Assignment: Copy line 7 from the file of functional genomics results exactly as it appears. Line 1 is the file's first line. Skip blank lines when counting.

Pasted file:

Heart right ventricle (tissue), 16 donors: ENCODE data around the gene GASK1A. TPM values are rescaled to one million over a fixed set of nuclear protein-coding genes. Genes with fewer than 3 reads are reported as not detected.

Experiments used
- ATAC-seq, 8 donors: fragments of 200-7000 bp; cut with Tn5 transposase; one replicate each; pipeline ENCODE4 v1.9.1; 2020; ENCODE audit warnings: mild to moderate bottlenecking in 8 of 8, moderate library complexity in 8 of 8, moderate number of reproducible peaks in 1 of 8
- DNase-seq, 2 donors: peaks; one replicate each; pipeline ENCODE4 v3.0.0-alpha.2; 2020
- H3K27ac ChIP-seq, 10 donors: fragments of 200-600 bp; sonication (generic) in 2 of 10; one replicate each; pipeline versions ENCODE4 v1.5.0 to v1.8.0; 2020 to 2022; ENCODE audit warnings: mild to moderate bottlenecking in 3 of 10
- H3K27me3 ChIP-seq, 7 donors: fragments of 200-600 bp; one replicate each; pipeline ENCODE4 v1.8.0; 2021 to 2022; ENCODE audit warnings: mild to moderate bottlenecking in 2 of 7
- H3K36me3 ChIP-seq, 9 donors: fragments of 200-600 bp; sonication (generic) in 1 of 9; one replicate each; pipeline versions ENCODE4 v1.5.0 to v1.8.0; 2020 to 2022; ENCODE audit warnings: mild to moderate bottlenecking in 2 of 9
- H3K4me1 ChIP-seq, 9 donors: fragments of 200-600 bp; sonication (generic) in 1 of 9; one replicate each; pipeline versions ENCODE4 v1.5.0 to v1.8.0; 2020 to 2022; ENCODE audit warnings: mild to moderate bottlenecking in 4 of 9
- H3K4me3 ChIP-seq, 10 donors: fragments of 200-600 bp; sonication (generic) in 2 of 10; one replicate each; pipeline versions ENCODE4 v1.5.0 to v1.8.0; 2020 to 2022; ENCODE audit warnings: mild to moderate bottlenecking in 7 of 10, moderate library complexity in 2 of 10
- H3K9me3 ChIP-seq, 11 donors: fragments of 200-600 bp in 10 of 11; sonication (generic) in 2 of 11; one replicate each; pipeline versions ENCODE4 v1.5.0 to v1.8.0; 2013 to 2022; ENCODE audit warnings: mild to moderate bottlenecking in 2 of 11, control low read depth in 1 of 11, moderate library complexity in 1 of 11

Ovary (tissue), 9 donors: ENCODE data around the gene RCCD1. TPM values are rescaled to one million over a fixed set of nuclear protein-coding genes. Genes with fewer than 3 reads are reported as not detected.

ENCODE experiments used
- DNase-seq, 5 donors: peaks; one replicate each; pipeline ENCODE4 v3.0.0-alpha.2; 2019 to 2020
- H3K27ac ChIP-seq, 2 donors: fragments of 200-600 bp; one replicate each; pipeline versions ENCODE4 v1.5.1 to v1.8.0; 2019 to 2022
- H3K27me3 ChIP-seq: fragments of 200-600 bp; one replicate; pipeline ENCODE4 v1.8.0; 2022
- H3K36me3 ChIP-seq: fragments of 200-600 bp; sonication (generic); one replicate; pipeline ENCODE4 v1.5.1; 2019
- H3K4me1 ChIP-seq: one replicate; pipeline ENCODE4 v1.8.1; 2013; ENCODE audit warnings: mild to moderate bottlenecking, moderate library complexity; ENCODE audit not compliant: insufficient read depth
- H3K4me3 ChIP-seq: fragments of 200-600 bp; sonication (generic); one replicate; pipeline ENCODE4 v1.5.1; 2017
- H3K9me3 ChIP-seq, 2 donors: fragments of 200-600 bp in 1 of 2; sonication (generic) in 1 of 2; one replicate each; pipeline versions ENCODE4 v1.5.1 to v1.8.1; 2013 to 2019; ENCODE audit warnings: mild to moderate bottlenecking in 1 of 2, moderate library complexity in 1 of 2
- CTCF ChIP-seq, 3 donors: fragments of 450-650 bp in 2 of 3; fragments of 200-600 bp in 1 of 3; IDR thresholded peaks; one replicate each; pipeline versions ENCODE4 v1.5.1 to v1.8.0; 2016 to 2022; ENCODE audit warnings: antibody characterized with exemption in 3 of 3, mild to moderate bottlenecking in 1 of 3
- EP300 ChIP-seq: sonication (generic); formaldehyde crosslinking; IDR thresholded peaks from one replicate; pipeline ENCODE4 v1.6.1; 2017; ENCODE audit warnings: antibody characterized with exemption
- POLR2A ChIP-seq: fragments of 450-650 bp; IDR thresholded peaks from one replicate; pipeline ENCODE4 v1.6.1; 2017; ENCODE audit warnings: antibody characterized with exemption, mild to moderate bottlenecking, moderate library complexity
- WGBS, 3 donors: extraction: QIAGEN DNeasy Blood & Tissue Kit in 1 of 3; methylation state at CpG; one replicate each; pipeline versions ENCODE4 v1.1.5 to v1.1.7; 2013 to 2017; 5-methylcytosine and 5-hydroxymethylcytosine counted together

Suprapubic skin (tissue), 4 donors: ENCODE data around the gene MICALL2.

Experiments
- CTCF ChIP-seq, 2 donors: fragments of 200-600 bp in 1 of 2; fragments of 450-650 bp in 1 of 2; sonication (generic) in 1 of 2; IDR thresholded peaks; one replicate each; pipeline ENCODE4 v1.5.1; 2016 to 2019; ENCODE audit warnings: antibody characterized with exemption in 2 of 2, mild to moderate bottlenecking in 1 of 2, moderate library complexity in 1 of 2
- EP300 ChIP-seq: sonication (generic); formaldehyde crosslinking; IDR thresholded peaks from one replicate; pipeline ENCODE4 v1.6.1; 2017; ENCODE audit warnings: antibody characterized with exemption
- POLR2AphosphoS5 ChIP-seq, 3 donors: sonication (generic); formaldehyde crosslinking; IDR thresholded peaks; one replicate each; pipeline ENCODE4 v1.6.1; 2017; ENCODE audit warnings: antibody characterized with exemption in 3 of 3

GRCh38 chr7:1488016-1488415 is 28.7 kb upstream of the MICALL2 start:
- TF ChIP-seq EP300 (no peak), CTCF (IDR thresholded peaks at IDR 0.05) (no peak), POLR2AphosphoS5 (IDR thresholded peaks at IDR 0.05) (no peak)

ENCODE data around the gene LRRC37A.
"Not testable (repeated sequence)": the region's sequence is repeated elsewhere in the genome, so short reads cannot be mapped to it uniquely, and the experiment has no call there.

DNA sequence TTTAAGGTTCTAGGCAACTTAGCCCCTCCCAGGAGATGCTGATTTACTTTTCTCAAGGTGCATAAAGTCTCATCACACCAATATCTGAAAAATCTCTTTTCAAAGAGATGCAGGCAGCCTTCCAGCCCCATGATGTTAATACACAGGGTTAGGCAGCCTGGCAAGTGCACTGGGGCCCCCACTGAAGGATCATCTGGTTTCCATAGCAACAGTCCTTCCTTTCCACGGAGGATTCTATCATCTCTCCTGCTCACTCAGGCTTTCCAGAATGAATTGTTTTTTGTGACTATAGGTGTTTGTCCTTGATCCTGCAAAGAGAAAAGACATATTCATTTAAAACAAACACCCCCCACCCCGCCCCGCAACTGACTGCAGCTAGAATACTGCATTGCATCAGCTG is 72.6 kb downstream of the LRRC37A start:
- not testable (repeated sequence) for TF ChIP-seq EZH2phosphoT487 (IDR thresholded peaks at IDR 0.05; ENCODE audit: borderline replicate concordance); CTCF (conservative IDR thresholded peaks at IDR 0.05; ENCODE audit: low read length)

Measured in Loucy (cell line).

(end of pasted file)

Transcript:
- H3K36me3 ChIP-seq, 9 donors: fragments of 200-600 bp; sonication (generic) in 1 of 9; one replicate each; pipeline versions ENCODE4 v1.5.0 to v1.8.0; 2020 to 2022; ENCODE audit warnings: mild to moderate bottlenecking in 2 of 9